“People wouldn’t know this about me, but I adore ballgowns,” she said. “I love their cut, their architecture and the thought of the hands of so many seamstresses working on them.”

If I was going to the ball…I’ve love to try Giles Deacon’s pleated “carwash” dress… or maybe this beautiful Worth dress

What about you? Which dress would you pick?

Have you been to the exhibition? What did you think about it? I’d love to hear from you.

Ballgowns: British Glamour since the 1950s is open until 6 January 2013.

Seeing and wearing dots: Yayoi Kusama, fashion and art

I came face-to-face with artist Yayoi Kusama in Omotesando Hills in Tokyo…

Kusama model Louis Vuitton Shop Tokyo.… that is a model of the octogenarian artist who is now window dressing across the world. Kusama with her signature dots has become Marc Jacob’s muse for his Louis Vuitton collection.  Her art, which has never been confined to the gallery, has taken over the department store, and a few weeks ago a pop-store appeared in Selfridges in London designed as her iconic pumpkin sculpture.

Kusama-inspired Louis Vuitton fashion collection

Kusama is not the first artistic collaboration for Marc Jacobs, previously working with Stephen Sprouse and Takashi Marakami but this is the most extensive, including sponsoring her Tate Modern retrospective earlier this year. This exhibition showed her extensive creative output over a 60-year career and the breadth of media, from sculpture, drawing and paintings to installations, performance art and fashion.

As one of the most recognisable female “celebrity” artists in the world with fashion as part of her artistic repertoire, it is understandable that designers would want to collaborate. Indeed the meeting of art and fashion is not new from Elsa Schiaparelli’s surrealist creations to the postmodern circularity of Campbell’s soup creating paper dresses à la Andy Warhol. Before the Louis Vuitton collection, Kusama had put her name to other commercial products such as lip gloss and, as a popular artist, her work is embossed on scarves and bags, perhaps more for tourists than high fashionistas.

Art, fashion and commerce had already combined for Kusama back in the 1960s. With financing of $50,000, the Kusama Fashion Company was established with her clothes on sale at 400 stores across America, including Bloomingdales. Her range was designed for the sexual revolution – dresses with circular cut-outs and holes in the breast and rear, and some designed for more than one person to party. Just as in her other artistic output she tried to eradicate the boundary between self and other through fashion. In her autobiography she says that her stock was in demand from the Jackie O crowd and that, “All the clothes I designed and produced were, of course, decorated with polka dots”. The  images below illustrate the dots in her sculptures, taken in Naoshima, Japan.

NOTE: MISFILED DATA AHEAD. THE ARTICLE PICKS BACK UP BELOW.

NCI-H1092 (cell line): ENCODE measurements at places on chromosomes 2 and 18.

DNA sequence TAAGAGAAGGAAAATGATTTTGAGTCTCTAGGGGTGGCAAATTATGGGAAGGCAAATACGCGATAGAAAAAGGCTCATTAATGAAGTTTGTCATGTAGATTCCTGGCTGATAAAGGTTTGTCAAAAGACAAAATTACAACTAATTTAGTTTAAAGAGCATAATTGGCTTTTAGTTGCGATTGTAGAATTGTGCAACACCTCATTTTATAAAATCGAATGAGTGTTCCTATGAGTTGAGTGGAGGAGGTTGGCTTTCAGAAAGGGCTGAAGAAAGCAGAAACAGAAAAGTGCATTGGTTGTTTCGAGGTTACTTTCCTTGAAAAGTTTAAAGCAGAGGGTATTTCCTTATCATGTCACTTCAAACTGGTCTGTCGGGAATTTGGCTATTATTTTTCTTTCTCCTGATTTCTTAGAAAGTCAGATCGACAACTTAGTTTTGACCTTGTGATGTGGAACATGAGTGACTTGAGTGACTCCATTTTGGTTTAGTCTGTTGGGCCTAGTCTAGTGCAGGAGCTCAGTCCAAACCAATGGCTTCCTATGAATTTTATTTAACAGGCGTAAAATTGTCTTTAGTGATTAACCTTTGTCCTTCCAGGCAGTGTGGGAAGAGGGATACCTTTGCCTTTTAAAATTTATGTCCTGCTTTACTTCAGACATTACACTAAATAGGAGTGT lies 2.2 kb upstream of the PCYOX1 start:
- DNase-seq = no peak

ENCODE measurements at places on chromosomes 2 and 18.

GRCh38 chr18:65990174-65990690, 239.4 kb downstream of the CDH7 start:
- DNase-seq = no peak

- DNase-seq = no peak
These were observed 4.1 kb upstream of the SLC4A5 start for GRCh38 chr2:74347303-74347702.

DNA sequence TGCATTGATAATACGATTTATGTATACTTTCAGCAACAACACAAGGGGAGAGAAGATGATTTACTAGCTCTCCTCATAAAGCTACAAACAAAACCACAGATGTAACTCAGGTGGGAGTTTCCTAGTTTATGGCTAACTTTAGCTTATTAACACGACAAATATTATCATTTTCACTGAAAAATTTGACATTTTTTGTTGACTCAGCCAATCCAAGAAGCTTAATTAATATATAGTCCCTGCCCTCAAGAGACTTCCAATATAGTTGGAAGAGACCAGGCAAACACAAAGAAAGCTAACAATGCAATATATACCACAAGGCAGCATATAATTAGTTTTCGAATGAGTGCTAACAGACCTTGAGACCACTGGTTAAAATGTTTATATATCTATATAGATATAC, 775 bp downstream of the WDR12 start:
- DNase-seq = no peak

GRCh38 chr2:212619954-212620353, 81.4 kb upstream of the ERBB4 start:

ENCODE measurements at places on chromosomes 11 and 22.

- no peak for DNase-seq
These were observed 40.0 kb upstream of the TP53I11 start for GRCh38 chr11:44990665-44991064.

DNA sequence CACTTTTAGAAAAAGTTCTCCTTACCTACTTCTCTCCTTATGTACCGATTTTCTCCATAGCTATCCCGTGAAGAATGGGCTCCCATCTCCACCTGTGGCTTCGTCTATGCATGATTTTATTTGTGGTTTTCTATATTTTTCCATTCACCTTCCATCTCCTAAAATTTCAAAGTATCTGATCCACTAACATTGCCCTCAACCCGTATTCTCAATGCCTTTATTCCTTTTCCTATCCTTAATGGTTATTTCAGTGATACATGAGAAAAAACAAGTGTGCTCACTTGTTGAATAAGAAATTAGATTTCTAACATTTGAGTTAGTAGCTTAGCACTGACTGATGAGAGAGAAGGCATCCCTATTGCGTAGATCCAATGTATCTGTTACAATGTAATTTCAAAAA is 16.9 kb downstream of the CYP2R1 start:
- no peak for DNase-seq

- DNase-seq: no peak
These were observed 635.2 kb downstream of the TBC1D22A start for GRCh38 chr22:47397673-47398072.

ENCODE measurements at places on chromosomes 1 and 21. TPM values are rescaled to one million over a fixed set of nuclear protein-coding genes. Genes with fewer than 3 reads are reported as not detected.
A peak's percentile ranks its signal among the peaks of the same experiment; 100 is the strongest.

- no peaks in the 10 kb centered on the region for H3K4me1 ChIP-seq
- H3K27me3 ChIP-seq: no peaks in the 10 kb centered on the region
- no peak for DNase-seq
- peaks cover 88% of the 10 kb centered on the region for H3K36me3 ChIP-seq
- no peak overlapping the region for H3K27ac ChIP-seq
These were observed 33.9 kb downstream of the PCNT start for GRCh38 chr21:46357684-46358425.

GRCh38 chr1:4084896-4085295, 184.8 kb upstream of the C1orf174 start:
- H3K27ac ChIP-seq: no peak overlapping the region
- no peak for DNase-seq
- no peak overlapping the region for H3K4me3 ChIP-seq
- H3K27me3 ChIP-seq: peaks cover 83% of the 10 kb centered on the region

Kusama dots closeup.

Kusama red and black pumpkin.

Kusama dots

The Louis Vuitton collection is all about the dots too. After a nervous breakdown as a teenager, Kusama has lived with psychological trauma and has been in a psychiatric hospital since the 1970s of her own volition. During hallucinations, she says that dots multiply covering her field of vision threatening to overwhelm her. Her art has been therapy to help control these feelings and she puts the viewer firmly in her hallucinatory world, often in the domestic setting. In one of her installations, children are invited to stick brightly coloured dots in a white room – the blank canvas.  When you visit the Louis Vuitton website, red dots flash before your eyes and so a consumer of fashion, you’re positioned in Kusama-land.

I first entered Yayoi Kusama’s head in Copenhagen’s Louisiana Museum of Modern Art. “Gleaming Lights of the Souls” could only be entered two by two. Immediately the queue added to the aura of the experience and anticipation at seeing in the box. Inside, we found a hall of mirrors with water on the floor and dots of lights that sparkle off into infinity. The installation made me feel slightly off-balance, wanting to reach out but fearing slipping. Perhaps I wasn’t given into Kusama’s art process where she tries to understand her place in the universe through “self-obliteration”.

“My desire was to predict and measure infinity of the unbounded universe, from my own position in it, with dots – an accumulation of particles forming in the negative spaces in the net… I wanted to examine my own life. One polka dot: a single particle among billions. I issued a manifesto stating that everything – myself, other, the entire universe – would be obliterated by white nets of nothingness connecting astronomical accumulates of dots. White nets enveloping the black dots of silent death against a pitch-dark background of nothingness.”